Cressida Dick: All the times the Met Police boss got it wrong 3 months ago

Cressida Dick: All the times the Met Police boss got it wrong

After a few tough years, the Met Commissioner is stepping down

Dame Cressida Dick is leaving her role as head of the Met Police after presiding over a litany of scandals.


Last week, the Mayor of London had put the Metropolitan Commissioner "on notice" after the police watchdog published messages sent by officers that showed evidence of bullying, violence towards women, homophobia and perverting the course of justice.

In a statement on Thursday, Sadiq Khan said he was "not satisfied" with Dame Cressida's response to the police watchdog's report, and as a result, she will be standing down.

Cressida Dick has made herself rather unpopular over the years. She's faced repeated calls to resign since taking the top job in 2017 and has been heavily criticised on multiple occasions during her decades-long policing career.


So what else has Dick done wrong?

1)  Delaying the report into the Downing Street parties 

Last Tuesday, the Met was forced into an embarrassing climbdown over Downing Street Parties - launching an investigation into allegations of lockdown breaches in Number 10, having previously told the public it wasn't policy to undertake retrospective investigations.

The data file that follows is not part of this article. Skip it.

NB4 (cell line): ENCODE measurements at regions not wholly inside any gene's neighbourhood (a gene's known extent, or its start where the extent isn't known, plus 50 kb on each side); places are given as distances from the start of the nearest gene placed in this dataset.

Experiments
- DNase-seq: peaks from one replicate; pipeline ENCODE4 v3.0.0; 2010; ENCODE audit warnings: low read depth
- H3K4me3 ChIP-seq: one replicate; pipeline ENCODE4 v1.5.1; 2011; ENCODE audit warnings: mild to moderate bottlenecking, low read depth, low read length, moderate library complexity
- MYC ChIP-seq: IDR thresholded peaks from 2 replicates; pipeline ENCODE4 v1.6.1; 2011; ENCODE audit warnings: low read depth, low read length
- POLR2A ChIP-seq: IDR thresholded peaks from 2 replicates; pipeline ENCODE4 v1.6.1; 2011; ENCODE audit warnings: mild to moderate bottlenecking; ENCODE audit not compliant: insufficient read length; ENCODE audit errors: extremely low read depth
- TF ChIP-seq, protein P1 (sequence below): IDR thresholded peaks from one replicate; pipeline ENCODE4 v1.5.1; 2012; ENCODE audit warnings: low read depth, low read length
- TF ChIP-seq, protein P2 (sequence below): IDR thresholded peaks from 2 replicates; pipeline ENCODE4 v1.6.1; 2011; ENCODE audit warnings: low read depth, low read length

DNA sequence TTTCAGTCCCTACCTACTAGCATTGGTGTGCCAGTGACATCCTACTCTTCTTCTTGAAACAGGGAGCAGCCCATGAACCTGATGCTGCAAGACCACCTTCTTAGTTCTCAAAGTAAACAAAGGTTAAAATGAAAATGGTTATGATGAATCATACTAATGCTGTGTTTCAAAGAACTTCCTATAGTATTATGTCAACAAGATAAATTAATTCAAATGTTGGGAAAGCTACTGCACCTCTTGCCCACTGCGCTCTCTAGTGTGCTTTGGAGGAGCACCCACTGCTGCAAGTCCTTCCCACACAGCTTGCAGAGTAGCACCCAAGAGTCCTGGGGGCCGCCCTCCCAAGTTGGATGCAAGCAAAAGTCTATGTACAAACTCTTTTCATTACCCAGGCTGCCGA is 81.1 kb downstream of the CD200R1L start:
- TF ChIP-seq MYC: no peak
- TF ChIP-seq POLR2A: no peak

Throughout the week Scotland Yard insisted it had not refused publication of the long-awaited report from Gray, but in a u-turn on Friday ordered the Cabinet Office to limit the scope of its report - which could mean the public will not be privy to vital details about the alleged lockdown breaches.


Read more: Former chief prosecutor brands Met decision to limit Sue Gray report 'absolute nonsense'

2) The tube station shooting of Jean Charles de Menezes

A memorial to Jean Charles de Menezes in Stockwell, south London. Photo by Carl Court/Getty Images

On 22 July 2005, the day after the 7/7 bombings, an innocent man was shot at Stockwell tube station.

Cressida Dick was Gold Commander in charge of the operation that wrongly identified Jean Charles de Menezes as a potential suicide bomber.

A subsequent inquiry found a string of errors had led to his death but acquitted Dick. In 2017, the de Menezes family's calls that Dick not be considered for commissioner were ignored.

3) Heavy-handed policing at the Sarah Everard vigil


In March last year, Met police officer Wayne Couzens abducted and murdered Sarah Everard in a case that outraged Britain.

It later emerged that Couzens, who used his police warrant card to stop Everard near her home in Clapham Common, had been nicknamed "the rapist" by colleagues and had faced previous allegations of indecent exposure. Couzens past led many to question police vetting systems and how a potential sex offender had gone unnoticed on Dick's watch.

The subsequent police handling of a vigil sparked a fresh wave of criticism. Women were arrested and pinned down during a peaceful outdoor meet-up, in which many were pictured holding candles in homage to Everard. Alarming footage of the arrests, again led to calls for Dick to resign.